John Higgins has been handed a six-month suspension from snooker and fined £75,000 (€91,000) after admitting breaching rules around betting.
During the two-day hearing in London which finished today, the 35-year-old Scot admitted two of the lesser charges levelled against him.
But the more serious charges of match-fixing were withdrawn.
The former world champion was suspended in May pending an investigation into allegations of frame-throwing which were made by the News of the World.
He admitted “intentionally giving the impression to others that they were agreeing to act in breach of the betting rules” and failing to report the matter promptly to the governing body, World Snooker.
However, the charges of “agreeing or offering” to accept bribes and “agreeing to engage in corrupt or fraudulent conduct” were dropped.
Higgins, suspended by the association on May 2, will be banned from the game until midnight on November 1.
He also has been ordered to pay a contribution to the costs of the hearing.
Higgins had vowed to “vigorously defend” himself in the face of the allegations in May and insisted he was “100% innocent”, saying he believed the meeting with the journalists was to arrange a series of tournaments in Ukraine.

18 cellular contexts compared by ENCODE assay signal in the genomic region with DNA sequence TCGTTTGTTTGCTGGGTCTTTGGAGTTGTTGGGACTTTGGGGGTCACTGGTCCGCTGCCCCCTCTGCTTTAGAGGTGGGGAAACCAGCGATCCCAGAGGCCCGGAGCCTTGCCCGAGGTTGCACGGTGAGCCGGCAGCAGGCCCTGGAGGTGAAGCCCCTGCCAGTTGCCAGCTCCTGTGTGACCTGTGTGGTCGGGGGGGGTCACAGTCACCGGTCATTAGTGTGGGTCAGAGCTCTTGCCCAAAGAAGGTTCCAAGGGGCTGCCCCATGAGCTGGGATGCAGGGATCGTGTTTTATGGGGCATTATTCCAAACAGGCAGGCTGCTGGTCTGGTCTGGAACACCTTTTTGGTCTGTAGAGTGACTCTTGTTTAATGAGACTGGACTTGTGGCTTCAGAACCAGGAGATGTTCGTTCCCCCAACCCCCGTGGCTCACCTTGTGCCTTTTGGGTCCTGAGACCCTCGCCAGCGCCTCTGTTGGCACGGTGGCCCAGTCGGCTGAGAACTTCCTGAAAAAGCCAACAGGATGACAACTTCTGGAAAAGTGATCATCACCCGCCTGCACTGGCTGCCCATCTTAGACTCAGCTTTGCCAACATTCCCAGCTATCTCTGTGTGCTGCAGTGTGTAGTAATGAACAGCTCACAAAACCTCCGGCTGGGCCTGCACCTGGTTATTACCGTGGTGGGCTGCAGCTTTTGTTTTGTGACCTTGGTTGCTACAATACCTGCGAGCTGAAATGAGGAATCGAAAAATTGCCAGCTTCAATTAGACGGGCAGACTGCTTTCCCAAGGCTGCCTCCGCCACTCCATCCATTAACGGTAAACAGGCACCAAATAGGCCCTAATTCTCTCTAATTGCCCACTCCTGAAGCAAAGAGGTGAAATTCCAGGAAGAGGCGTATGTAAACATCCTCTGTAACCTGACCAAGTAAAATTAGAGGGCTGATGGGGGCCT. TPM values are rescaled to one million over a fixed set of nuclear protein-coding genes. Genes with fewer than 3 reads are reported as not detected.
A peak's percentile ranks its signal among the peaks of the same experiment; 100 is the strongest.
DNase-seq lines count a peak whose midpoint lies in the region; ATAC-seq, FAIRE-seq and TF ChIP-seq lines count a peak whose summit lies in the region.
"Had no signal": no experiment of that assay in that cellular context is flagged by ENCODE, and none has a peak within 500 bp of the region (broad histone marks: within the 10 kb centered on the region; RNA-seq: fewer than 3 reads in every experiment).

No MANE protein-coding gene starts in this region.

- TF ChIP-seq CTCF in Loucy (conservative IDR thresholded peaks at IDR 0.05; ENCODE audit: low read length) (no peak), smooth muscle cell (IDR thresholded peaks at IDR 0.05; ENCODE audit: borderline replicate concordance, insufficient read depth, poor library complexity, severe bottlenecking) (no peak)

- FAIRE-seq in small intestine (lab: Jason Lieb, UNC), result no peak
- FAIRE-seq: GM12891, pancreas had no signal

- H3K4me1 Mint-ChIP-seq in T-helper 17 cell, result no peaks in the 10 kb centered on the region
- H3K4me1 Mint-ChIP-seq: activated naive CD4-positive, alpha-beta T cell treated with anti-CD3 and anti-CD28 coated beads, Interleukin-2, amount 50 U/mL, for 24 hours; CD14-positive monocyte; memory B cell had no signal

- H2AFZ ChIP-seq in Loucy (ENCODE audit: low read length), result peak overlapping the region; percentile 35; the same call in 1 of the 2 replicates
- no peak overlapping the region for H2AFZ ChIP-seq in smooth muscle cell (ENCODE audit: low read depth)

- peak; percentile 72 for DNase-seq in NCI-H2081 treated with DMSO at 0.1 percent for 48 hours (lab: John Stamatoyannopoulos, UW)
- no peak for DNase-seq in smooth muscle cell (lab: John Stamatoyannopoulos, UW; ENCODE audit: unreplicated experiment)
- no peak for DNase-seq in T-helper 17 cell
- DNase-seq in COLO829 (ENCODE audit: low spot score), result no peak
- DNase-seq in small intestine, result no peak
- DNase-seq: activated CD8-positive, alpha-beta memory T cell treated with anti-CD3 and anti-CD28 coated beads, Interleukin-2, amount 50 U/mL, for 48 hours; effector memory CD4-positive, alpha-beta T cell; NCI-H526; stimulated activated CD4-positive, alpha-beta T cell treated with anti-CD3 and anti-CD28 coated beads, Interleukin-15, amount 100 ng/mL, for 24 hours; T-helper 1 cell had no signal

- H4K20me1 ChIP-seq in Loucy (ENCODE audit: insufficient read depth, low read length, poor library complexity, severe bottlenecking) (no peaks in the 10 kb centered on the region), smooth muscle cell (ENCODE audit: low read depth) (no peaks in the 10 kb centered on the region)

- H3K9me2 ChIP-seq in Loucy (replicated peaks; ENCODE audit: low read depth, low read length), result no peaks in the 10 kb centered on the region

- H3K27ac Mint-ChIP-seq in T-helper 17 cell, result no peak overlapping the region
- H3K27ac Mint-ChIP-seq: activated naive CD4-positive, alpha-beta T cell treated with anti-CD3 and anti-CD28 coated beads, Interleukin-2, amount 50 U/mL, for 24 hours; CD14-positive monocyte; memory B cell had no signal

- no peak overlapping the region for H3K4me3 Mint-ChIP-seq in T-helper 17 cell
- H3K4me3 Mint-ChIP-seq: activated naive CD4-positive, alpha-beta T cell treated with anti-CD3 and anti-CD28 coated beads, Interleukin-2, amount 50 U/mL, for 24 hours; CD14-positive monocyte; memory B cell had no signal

The summary of decision laid the blame for the predicament the Scot found himself in squarely at the door of Mooney, claiming the manager had put the player in “a highly invidious position”.
Explaining the reason for the withdrawal of the more serious charges against Mooney, it read: “The association’s explanation for these withdrawals was very different.
“The association maintained that Mr Mooney had in fact intended to act fraudulently and corruptly as alleged.
“However, a last-minute argument advanced on behalf of Mr Mooney by Mr Phillips QC, based on a proper construction of the rules to which charges 1 and 2 refer had persuaded the association that it did not have sufficient prospects of proving those charges.”
It continued: “Mr Higgins was put in a highly invidious position by Mr Mooney, who was entirely responsible for Mr Higgins’ presence in Kiev and, in particular, at the meeting there on 30 April.
“Mr Higgins can be criticised for the way in which he chose to respond to the situation in which he found himself.”